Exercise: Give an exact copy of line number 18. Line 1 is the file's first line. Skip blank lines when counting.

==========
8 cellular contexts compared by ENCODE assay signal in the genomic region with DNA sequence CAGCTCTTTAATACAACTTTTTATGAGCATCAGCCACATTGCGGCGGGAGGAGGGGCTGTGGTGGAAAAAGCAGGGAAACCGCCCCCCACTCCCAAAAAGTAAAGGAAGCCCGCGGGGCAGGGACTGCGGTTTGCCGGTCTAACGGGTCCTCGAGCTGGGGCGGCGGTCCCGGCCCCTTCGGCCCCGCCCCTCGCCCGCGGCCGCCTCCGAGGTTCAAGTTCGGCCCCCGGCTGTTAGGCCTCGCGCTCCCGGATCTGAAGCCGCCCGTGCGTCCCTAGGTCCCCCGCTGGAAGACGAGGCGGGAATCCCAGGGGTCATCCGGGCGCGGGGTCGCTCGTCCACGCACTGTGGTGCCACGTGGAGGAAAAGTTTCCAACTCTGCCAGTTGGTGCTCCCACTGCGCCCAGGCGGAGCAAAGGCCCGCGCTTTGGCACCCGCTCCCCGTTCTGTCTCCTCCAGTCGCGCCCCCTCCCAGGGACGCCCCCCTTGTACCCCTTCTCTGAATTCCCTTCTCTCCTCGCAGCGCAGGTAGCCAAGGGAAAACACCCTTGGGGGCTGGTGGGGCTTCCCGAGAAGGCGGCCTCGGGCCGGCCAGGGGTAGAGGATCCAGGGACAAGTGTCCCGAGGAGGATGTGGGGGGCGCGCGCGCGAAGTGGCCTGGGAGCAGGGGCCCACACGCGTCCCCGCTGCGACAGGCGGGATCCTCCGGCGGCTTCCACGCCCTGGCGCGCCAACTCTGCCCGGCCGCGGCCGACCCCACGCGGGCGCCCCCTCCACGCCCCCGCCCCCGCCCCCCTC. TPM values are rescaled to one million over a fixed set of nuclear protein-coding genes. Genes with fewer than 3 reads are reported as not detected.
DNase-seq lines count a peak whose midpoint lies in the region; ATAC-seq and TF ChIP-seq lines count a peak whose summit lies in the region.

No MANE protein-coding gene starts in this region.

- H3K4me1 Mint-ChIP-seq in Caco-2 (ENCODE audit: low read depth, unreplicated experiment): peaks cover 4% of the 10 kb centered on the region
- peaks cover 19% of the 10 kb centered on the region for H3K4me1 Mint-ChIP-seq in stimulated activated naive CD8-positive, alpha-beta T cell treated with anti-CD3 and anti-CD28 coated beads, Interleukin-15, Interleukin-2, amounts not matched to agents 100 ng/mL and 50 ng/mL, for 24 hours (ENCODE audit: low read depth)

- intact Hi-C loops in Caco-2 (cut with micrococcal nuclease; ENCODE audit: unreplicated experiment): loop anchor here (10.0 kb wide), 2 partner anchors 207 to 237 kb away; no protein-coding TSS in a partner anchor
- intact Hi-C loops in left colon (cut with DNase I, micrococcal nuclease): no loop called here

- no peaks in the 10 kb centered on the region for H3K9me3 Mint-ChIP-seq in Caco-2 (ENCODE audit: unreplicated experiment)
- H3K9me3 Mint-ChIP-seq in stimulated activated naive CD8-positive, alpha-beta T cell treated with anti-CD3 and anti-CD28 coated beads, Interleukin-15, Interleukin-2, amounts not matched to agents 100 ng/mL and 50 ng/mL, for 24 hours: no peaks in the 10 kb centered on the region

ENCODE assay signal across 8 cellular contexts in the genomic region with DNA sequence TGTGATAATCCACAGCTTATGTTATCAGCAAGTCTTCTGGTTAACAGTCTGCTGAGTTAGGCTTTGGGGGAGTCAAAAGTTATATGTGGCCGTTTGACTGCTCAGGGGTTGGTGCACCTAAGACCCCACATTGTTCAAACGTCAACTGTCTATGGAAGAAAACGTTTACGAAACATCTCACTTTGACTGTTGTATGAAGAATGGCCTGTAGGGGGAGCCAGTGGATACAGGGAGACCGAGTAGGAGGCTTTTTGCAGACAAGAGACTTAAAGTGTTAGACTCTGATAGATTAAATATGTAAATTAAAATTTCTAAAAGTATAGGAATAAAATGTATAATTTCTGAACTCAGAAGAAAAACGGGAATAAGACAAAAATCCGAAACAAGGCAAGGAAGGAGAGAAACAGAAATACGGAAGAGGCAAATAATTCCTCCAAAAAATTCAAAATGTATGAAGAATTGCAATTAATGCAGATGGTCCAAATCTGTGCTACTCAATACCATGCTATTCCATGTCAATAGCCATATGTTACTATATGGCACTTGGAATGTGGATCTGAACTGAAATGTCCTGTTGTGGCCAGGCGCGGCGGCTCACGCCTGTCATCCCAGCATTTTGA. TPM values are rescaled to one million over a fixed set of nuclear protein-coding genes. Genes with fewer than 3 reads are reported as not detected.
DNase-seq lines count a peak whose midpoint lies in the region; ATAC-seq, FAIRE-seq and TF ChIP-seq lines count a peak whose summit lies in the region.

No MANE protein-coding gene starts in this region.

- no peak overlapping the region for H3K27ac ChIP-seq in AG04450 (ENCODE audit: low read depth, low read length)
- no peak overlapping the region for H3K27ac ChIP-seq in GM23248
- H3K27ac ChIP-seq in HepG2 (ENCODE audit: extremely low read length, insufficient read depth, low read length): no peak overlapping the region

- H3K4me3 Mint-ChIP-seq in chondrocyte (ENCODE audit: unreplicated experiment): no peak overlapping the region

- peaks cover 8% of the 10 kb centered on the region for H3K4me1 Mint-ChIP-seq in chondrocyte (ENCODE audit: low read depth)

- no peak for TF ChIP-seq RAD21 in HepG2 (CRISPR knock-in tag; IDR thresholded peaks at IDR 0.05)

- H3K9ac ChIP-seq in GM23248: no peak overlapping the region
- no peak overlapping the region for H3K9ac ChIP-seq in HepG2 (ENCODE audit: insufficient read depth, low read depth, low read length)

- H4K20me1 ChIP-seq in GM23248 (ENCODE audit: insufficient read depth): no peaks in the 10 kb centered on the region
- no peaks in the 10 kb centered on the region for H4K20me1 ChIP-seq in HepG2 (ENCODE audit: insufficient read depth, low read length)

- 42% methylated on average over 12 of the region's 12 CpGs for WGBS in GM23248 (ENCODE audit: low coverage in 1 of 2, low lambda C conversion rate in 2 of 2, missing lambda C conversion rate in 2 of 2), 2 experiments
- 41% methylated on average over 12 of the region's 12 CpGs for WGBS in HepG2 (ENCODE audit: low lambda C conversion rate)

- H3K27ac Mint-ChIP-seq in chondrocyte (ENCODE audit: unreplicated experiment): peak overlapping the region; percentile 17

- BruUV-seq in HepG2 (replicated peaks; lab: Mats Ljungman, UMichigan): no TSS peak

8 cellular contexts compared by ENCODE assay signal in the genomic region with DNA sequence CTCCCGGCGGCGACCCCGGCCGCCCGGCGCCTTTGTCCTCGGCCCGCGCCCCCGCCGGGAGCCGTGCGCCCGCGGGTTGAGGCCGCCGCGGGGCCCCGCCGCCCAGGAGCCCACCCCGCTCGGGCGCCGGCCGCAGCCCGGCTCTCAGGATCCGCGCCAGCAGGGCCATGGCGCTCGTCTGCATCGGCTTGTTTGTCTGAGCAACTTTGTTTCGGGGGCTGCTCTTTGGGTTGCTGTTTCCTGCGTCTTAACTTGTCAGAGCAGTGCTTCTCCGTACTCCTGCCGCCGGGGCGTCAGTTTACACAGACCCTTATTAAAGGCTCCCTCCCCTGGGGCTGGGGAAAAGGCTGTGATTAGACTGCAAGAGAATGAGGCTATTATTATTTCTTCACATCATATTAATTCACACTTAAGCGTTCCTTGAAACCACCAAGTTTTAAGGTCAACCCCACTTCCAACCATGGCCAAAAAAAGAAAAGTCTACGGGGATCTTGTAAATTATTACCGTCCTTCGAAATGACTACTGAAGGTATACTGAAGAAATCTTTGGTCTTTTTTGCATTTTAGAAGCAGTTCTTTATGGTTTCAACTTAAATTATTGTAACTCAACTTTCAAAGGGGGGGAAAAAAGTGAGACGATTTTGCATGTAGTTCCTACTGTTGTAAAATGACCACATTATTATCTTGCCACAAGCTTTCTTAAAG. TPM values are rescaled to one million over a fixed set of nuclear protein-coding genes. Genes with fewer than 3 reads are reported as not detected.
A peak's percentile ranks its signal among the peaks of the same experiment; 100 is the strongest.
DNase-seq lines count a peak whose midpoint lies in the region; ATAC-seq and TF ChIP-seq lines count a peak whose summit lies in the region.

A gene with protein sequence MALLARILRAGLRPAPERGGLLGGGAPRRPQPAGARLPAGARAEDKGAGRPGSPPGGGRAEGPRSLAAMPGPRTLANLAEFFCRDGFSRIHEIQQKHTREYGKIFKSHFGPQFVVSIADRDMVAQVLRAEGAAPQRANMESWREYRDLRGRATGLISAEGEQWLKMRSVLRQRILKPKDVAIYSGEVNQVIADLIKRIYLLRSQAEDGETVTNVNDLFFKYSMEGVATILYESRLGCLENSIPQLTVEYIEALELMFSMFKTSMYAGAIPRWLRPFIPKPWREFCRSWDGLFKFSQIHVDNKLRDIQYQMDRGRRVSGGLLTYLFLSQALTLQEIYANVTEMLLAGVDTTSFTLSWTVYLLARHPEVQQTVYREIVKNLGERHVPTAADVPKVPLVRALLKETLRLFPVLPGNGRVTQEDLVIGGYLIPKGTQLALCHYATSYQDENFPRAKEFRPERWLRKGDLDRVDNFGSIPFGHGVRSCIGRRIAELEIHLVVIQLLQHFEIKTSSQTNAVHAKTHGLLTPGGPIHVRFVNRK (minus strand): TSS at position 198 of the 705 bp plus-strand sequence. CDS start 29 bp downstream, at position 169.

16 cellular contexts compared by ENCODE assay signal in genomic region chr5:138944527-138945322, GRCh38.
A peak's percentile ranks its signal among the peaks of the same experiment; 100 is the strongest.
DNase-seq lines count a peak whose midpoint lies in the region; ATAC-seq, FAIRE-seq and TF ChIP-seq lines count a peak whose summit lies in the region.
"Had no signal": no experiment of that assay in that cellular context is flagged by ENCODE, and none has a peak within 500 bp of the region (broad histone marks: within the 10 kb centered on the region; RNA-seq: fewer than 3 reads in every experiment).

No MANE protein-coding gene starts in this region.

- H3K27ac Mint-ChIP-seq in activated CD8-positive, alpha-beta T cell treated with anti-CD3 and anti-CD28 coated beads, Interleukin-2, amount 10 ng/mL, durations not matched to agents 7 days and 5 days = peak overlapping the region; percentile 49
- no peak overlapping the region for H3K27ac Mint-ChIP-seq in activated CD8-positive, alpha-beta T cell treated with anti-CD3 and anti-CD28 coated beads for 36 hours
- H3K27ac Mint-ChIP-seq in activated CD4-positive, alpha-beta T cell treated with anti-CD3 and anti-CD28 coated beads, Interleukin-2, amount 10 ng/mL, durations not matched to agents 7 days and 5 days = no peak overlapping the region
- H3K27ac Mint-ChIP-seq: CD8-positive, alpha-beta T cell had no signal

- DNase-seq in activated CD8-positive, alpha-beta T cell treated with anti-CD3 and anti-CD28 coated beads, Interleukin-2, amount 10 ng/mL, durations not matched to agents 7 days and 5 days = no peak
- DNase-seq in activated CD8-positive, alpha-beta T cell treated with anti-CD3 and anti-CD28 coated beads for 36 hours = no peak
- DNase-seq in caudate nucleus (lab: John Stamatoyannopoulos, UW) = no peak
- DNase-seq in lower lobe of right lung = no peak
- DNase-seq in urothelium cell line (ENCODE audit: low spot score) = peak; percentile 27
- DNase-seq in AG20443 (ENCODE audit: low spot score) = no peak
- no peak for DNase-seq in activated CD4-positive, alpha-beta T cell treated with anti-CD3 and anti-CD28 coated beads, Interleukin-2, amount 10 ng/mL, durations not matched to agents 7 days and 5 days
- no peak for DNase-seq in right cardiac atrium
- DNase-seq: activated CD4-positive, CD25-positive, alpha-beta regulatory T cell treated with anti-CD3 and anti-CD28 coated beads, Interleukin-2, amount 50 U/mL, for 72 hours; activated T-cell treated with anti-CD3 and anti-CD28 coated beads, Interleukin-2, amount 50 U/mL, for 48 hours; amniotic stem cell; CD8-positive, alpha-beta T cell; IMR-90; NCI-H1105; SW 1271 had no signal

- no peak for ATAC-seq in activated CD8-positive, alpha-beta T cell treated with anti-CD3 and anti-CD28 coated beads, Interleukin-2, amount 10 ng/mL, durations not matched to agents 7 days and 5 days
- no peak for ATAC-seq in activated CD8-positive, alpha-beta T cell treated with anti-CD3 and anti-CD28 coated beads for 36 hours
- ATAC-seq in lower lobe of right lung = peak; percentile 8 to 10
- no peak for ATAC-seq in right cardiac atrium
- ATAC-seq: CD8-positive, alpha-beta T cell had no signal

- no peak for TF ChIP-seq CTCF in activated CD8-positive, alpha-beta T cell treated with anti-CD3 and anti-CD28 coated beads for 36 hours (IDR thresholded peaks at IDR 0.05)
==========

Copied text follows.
- no peak for TF ChIP-seq RAD21 in HepG2 (CRISPR knock-in tag; IDR thresholded peaks at IDR 0.05)